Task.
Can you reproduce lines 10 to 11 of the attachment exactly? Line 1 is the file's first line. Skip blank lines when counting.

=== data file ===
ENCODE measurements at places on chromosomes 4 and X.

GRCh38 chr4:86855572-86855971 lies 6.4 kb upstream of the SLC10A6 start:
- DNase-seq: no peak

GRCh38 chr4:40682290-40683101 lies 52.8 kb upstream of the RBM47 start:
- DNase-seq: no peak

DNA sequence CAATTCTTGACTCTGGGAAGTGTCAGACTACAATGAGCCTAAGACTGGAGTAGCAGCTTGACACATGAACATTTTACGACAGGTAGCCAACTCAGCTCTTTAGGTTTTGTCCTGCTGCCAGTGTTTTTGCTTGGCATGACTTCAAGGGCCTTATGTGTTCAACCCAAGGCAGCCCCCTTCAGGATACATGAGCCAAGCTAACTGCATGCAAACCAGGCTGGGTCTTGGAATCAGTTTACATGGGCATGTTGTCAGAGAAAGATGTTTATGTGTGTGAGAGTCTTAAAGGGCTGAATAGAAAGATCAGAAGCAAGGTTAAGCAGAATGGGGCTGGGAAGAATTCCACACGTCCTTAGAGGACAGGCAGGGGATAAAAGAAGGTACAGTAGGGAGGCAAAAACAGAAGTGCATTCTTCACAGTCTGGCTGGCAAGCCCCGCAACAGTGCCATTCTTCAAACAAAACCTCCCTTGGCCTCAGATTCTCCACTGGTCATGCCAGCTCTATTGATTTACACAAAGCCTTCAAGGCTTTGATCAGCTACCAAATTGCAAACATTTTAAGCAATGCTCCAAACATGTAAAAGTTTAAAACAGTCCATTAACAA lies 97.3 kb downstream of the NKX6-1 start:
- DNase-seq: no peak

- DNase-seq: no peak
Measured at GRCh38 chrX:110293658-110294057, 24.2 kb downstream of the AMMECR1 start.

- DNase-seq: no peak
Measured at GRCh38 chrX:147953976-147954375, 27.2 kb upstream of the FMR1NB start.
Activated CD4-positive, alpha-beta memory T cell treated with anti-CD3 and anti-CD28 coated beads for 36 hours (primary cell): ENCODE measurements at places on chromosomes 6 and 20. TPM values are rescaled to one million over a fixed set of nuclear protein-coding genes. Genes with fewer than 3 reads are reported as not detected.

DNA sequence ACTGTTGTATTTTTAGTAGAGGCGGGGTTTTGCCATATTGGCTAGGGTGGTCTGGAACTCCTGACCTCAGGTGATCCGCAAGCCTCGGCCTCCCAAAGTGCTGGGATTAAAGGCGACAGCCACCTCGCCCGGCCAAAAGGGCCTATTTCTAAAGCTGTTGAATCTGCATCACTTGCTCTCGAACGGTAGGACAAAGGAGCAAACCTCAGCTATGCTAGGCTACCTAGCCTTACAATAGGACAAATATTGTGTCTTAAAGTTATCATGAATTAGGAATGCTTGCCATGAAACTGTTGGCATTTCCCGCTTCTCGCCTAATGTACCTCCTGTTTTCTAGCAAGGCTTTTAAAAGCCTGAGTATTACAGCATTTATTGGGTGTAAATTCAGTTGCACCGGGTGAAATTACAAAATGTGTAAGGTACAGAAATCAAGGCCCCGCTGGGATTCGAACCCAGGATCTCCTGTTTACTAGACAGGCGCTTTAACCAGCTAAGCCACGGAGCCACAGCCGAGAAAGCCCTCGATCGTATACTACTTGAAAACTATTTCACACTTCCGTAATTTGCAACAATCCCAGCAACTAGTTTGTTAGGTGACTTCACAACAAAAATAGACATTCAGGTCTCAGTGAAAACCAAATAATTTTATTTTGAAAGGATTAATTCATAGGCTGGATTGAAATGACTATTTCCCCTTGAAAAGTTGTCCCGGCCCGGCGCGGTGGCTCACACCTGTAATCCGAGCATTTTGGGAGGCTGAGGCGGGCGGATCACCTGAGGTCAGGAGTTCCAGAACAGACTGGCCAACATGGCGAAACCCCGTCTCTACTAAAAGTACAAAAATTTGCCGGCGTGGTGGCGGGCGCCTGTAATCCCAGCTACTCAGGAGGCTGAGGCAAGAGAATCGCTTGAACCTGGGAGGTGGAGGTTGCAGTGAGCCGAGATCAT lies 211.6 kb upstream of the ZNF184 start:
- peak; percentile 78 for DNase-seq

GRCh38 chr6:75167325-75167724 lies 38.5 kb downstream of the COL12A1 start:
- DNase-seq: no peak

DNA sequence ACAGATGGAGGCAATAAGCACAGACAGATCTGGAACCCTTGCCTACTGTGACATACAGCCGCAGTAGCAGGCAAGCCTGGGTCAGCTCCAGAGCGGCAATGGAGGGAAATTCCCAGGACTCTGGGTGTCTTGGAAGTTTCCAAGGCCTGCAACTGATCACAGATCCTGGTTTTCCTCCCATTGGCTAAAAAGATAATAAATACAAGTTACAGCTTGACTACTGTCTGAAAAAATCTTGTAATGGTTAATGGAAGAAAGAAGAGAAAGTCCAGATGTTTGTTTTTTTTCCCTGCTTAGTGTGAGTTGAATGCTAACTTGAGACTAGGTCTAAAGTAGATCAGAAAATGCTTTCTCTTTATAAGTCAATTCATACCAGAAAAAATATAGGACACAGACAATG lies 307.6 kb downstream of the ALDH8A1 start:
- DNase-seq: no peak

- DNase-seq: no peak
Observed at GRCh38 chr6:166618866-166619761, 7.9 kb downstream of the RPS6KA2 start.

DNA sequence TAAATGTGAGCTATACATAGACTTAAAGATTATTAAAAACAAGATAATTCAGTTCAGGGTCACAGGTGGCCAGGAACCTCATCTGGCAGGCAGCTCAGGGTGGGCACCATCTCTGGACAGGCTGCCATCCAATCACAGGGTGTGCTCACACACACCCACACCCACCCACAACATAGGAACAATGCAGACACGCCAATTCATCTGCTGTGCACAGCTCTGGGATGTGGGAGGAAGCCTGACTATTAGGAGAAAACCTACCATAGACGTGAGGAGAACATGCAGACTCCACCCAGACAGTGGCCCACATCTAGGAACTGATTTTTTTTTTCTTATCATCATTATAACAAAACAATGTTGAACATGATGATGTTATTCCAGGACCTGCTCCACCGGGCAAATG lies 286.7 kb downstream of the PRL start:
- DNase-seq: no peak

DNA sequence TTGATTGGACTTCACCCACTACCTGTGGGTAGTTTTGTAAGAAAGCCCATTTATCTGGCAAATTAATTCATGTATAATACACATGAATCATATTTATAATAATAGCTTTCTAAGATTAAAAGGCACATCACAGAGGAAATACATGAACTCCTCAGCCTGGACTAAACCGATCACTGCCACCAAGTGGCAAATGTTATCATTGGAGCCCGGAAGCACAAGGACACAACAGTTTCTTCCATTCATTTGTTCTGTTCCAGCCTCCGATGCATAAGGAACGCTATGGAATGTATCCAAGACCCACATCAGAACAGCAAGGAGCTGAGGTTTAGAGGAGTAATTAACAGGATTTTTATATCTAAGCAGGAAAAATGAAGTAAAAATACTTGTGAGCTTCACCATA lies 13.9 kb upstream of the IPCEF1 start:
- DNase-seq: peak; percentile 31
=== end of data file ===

- DNase-seq: no peak
Measured at GRCh38 chrX:147953976-147954375, 27.2 kb upstream of the FMR1NB start.